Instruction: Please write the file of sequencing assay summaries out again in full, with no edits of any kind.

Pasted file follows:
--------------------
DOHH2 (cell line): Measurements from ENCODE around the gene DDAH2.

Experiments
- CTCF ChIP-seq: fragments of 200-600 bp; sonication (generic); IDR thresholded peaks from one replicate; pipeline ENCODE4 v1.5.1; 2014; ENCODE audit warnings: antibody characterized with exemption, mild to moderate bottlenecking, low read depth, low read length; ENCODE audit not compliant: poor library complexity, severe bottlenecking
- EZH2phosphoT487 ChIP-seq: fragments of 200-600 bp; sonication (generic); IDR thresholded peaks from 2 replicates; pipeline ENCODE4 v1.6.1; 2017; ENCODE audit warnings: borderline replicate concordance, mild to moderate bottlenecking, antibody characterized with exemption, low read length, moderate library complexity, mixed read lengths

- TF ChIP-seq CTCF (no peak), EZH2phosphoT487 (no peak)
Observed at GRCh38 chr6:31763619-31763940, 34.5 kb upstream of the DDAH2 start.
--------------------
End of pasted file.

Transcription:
DOHH2 (cell line): Measurements from ENCODE around the gene DDAH2.

Experiments
- CTCF ChIP-seq: fragments of 200-600 bp; sonication (generic); IDR thresholded peaks from one replicate; pipeline ENCODE4 v1.5.1; 2014; ENCODE audit warnings: antibody characterized with exemption, mild to moderate bottlenecking, low read depth, low read length; ENCODE audit not compliant: poor library complexity, severe bottlenecking
- EZH2phosphoT487 ChIP-seq: fragments of 200-600 bp; sonication (generic); IDR thresholded peaks from 2 replicates; pipeline ENCODE4 v1.6.1; 2017; ENCODE audit warnings: borderline replicate concordance, mild to moderate bottlenecking, antibody characterized with exemption, low read length, moderate library complexity, mixed read lengths

- TF ChIP-seq CTCF (no peak), EZH2phosphoT487 (no peak)
Observed at GRCh38 chr6:31763619-31763940, 34.5 kb upstream of the DDAH2 start.